Representative Angie Craig issued a statement this week, showing his opposition to the “Defund the Police” effort in Minneapolis.
âThere is a broad consensus around many police reforms in our communities and a lot of work to be done before all of our communities feel safe for everyone. However, I am strongly opposed to the Minneapolis Ballot Initiative, which I believe would jeopardize public safety and diminish accountability. The Yes 4 Minneapolis referendum is shortsighted, misguided and likely to harm the very communities it seeks to protect, âsaid Craig.
She also said it was “simply unimaginable” that the Yes 4 Minneapolis referendum could lead to the dismissal of leader Medaria Arradondo “at a time when his strong and trusted leadership is needed more than ever.”
âGiven the gravity of this situation and the implications it could have on our great state and our region, I feel responsible for denouncing this initiative, which would create confusion and uncertainty around public security in the largest city in our state – while potentially undermining the safety and security of our communities, âsaid Craig.
In the context of the 2022 midterm election, that’s probably a smart move for Craig. Republicans are eyeing his seat, and national media are associating Minneapolis’ “defund” narrative as a major responsibility for Democrats in suburban neighborhoods like Craig’s. She told me herself last week that her constituency has about a third Democrats, a third Republican, and a third undecided. This is dangerous ground for a Democratic representative in 2022.
Craig’s move here could be a harbinger of a distancing between centrist Democrats and progressives like Representative Ilhan Omar. Craig’s neighborhood will be one to watch in 2022.
What we can learn from the consequences of the business
Speaking of “Defund the Police,” the Washington Post published an analysis another national phenomenon that emerged from the police murder of George Floyd. Hundreds of companies, from large corporations to small businesses, have pledged on social media that they “listen and learn” and have made broad commitments to racial justice.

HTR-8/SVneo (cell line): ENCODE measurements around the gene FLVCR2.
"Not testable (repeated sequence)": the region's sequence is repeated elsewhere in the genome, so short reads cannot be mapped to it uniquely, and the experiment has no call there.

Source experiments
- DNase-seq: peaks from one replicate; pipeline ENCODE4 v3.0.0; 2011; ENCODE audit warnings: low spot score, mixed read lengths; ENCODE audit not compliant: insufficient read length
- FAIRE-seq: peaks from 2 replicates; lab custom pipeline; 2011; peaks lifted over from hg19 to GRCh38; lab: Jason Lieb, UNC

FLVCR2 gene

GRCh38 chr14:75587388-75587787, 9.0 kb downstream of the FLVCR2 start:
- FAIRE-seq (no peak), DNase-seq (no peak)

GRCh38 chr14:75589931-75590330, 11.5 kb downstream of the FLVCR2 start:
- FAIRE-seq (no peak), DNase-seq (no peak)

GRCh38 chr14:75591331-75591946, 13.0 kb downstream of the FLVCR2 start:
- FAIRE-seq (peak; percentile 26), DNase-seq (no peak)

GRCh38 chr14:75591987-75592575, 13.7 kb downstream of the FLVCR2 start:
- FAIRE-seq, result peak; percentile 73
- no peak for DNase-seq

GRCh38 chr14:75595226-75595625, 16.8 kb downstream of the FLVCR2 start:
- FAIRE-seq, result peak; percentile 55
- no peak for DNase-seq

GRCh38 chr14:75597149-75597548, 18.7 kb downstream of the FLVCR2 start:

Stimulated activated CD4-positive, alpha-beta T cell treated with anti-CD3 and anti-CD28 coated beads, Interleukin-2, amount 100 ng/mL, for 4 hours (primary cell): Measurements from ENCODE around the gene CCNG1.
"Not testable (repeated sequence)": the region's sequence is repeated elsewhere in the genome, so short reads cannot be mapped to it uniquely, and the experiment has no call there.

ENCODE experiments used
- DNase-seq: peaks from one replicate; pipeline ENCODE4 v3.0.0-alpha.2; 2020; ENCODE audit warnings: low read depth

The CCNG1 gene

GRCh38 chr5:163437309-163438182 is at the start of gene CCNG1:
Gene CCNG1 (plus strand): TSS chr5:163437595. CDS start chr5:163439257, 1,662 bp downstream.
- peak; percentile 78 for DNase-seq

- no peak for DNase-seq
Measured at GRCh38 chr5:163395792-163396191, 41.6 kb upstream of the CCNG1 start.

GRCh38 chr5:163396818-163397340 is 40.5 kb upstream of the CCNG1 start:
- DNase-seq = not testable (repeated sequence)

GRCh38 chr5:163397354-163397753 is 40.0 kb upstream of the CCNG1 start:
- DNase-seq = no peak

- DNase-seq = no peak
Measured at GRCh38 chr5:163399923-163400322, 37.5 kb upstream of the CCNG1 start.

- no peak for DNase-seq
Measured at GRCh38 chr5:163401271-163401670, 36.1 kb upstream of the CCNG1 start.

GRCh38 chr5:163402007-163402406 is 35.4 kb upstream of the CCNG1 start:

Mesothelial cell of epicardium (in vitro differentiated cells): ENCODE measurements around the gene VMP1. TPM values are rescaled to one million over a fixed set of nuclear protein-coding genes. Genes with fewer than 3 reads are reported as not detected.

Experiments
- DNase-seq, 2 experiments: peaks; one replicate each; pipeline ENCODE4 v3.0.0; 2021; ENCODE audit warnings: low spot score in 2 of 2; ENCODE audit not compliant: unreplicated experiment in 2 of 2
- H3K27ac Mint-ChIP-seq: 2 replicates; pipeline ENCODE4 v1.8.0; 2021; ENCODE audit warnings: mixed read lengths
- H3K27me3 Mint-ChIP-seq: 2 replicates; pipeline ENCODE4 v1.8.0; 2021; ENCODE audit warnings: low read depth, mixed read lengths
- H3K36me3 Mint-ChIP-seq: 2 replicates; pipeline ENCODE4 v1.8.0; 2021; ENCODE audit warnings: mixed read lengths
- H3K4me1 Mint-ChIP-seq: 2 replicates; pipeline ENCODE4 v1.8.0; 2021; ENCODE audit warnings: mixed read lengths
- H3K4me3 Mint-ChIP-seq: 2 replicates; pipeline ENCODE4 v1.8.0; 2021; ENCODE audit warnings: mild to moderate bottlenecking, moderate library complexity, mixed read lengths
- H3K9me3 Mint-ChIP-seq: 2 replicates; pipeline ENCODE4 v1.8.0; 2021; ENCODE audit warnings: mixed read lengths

The Post’s analysis shows that where and how these companies spent their money have become “the most visible signs of their priorities.”
At first glance, the numbers look pretty good: To date, America’s 50 largest state-owned companies and their foundations have collectively pledged at least $ 49.5 billion since Floyd’s murder last May to tackle racial inequality.
Looking further, however, the Post found that “more than 90 percent of that – $ 45.2 billion – is allocated in the form of loans or investments that they could profit from, more than half under form of mortgage loans. Two banks – JPMorgan Chase and Bank of America – accounted for almost all of these liabilities. “
So what does a commitment to racial justice really mean in a capitalist society? We probably won’t learn this from big companies, and it will likely come more from individual stocks than from good corporate actions.
What I am reading
- Her name is not Honey Boo Boo, Teen Vogue. Do you remember the hold this 6-year-old child star had on society around 2012? Otherwise, this story probably won’t be very culturally relevant to you. But if you know, you know. On the cusp of her 16th birthday, Alana Thompson is no longer the exuberant childish beauty queen the world knew as Honey Boo Boo. In this article by author and journalist Rainesford Stauffer, Alana talks about her life as a public high school student and her dreams for the future.
- The Secret Bias Lurking in Mortgage Approval Algorithms, The markup. Before reading this article, I had heard that homeowners of color have a harder time selling their homes than their white counterparts, especially if the family photos in the home show non-white residents. This survey from The Markup shows that similar inequalities exist in the home buying process – nationally, loan seekers of color were 40-80% more likely to be denied a loan than their counterparts white.
- Trying – and failing – to save the family of the Afghan who saved me, New Yorker. I don’t necessarily have the words to explain this article, and in some ways the title says it all. Although thousands of people have managed to leave Afghanistan in recent weeks, many are still being left behind.
That’s it for me this week. Thanks for reading. As always, feel free to send any questions, concerns, or favorite ways to spend time in Minnesota to [email protected], or find me on Twitter at @byashleyhackett.